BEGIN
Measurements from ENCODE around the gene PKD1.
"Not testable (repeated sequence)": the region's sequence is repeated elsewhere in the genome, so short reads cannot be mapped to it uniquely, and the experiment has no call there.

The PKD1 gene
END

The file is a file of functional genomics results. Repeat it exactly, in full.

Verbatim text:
Measurements from ENCODE around the gene PKD1.
"Not testable (repeated sequence)": the region's sequence is repeated elsewhere in the genome, so short reads cannot be mapped to it uniquely, and the experiment has no call there.

The PKD1 gene